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User statistics

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We have had more than 3.0 million visits since we first opened in 2003

To date there are 18,093 registrants with 3,476,722 visits.

There have been 40,245 clinical treatment visits and 4,922 overdose interventions without any deaths.

2015 user statistics

  • 263,713 visits to the site by 6,532 unique individuals
  • An average of 722 visits per day
  • An average of 440 injection room visits per day
  • 768 overdose incidents
  • 5,359 clinical treatment interventions
  • Principle substances reported were heroin (54% of instances) methamphetamine (23% of instances) and cocaine (10% of instances).
  • 27% of participants were women
  • 20% of participants were aboriginal
  • 5,368 referrals to other social and health services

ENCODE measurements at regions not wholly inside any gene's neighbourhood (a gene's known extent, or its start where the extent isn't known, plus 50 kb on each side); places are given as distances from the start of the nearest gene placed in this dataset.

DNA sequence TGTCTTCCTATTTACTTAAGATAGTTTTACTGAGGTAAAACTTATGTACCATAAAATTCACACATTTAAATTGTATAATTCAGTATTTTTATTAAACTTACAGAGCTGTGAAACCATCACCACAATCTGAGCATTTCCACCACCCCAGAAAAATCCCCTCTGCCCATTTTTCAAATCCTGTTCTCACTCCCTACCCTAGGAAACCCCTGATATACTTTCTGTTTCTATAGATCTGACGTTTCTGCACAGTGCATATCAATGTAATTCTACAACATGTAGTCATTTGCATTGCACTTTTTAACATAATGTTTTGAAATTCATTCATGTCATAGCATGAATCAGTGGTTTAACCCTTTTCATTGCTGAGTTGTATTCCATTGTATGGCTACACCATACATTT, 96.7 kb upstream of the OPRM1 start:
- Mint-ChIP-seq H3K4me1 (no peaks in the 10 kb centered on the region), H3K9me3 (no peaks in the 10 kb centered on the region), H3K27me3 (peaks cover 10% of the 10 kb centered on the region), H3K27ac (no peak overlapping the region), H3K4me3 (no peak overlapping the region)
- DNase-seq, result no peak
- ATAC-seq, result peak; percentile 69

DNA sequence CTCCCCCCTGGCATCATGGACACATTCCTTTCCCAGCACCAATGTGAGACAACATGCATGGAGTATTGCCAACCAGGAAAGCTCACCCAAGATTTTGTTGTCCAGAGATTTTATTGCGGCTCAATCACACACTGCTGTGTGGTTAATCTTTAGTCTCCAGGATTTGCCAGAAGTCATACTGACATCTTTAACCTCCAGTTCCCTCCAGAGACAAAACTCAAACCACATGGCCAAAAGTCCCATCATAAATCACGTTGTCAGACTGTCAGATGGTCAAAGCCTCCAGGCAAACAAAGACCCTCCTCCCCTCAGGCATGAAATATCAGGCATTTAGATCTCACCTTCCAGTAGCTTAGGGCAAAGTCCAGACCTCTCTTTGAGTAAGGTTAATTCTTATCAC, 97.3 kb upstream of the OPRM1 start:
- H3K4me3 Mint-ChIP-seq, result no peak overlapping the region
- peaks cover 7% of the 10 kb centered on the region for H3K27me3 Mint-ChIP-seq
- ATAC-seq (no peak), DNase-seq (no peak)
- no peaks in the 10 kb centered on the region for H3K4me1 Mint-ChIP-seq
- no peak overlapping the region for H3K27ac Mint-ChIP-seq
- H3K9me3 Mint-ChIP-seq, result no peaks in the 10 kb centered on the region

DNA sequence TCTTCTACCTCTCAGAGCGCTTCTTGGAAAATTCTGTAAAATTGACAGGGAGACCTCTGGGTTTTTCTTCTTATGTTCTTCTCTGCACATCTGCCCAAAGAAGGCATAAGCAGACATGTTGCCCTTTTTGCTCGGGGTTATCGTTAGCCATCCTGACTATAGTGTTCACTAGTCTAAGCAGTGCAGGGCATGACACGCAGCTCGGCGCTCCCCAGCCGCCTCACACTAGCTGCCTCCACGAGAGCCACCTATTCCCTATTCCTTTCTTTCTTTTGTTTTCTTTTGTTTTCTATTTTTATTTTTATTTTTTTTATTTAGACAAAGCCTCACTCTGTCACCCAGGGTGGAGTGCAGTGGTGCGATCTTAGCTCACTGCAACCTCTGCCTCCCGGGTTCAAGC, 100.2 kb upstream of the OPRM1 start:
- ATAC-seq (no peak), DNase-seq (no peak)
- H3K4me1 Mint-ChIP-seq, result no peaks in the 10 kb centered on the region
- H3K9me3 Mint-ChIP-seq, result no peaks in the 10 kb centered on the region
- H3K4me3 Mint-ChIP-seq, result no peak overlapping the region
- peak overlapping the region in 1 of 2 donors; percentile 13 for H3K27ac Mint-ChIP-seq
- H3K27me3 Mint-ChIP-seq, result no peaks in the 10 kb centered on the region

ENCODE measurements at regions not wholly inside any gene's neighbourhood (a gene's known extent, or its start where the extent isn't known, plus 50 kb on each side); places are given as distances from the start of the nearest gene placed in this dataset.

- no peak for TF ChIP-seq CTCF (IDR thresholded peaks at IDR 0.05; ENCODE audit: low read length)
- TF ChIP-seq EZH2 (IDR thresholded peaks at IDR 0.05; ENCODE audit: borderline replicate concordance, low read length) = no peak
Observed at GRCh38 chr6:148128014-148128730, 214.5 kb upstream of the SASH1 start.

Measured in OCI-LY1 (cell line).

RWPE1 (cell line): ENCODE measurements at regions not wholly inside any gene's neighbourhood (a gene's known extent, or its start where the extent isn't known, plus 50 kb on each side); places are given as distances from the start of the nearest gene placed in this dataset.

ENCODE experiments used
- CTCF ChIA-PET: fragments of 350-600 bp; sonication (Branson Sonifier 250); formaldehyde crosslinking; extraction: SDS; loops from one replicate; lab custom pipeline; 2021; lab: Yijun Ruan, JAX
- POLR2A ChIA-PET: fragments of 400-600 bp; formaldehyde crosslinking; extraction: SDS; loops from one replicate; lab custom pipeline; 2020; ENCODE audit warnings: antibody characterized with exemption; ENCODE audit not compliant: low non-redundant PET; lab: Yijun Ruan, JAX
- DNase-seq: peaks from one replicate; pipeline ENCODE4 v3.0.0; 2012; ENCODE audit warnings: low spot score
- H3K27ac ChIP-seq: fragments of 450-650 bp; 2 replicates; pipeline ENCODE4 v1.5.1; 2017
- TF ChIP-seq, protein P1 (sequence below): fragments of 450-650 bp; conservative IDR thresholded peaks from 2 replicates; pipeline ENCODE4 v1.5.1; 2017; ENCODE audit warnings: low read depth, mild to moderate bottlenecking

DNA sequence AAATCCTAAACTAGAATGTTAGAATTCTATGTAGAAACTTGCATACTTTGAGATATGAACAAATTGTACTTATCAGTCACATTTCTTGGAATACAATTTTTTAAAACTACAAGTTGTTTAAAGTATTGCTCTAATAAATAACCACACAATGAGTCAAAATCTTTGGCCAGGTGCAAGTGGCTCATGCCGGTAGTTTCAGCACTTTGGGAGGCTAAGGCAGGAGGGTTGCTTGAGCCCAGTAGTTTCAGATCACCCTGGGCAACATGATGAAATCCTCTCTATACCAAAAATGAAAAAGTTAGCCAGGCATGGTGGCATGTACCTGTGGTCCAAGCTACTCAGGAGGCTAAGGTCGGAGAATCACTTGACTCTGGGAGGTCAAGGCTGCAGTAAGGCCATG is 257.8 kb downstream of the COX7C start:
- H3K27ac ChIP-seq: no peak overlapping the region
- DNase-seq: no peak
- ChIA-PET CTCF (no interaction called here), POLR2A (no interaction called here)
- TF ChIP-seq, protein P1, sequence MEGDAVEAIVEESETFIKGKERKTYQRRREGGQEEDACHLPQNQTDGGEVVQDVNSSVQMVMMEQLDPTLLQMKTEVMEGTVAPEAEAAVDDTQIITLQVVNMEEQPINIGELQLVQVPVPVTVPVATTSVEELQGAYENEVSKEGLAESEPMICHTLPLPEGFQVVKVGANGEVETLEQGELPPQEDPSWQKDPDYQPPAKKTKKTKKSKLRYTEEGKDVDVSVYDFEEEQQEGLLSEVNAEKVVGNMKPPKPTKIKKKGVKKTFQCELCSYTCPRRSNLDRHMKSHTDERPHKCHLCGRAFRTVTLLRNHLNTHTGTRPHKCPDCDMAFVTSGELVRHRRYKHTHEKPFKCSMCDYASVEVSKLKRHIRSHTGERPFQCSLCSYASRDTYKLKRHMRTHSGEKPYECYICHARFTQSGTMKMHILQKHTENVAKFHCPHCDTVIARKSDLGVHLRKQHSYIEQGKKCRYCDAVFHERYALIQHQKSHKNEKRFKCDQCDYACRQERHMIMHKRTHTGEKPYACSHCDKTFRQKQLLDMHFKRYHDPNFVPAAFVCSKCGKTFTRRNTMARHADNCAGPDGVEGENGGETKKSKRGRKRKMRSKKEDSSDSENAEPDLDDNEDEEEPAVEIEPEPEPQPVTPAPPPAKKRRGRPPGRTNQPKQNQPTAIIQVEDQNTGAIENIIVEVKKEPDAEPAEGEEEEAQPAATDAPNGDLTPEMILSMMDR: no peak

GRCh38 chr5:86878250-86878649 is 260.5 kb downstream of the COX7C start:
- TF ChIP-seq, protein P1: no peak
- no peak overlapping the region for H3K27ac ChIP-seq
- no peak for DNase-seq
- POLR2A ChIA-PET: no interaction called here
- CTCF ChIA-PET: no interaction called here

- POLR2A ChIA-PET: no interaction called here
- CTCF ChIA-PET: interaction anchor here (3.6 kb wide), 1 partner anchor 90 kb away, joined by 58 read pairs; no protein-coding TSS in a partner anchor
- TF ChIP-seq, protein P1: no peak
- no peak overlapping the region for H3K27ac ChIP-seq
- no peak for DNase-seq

• 464 referrals to Onsite detox

    We connect clients with needed services

    Insite counsellors make thousands of referrals to other social and health service agencies, the vast majority of which are for detox and addiction treatment. The calendar year 2015 saw more than 464 admissions from Insite into Onsite, the adjoining detox treatment facility, which recorded a program completion rate of 54% or 252 clients.

    The combined staff team of Vancouver Coastal Health and PHS Community Services Society work hard, bringing needed health care, housing and social supports to users of Insite.


    Insite and Onsite budget figures for the fiscal year ending March 31, 2016:

    • Insite's operational budget was $2,938,665.
    • Onsite's operational budget was $1,454,351.
    • Most of Vancouver Coastal Health's total expenditures on addictions are used for treatment and prevention. Although harm reduction is an important service to link clients to abstinence programs.
    • Vancouver Coastal Health spent $231 million in 2015/16 for mental health and substance use community services, of which Insite/Onsite are small programs.

    *overdose interventions include allergic reactions to full cardiac arrests. Insite nurses administer naloxone immediately to reverse the effects of an opioid overdose.

      The Government of BC Providence Health Care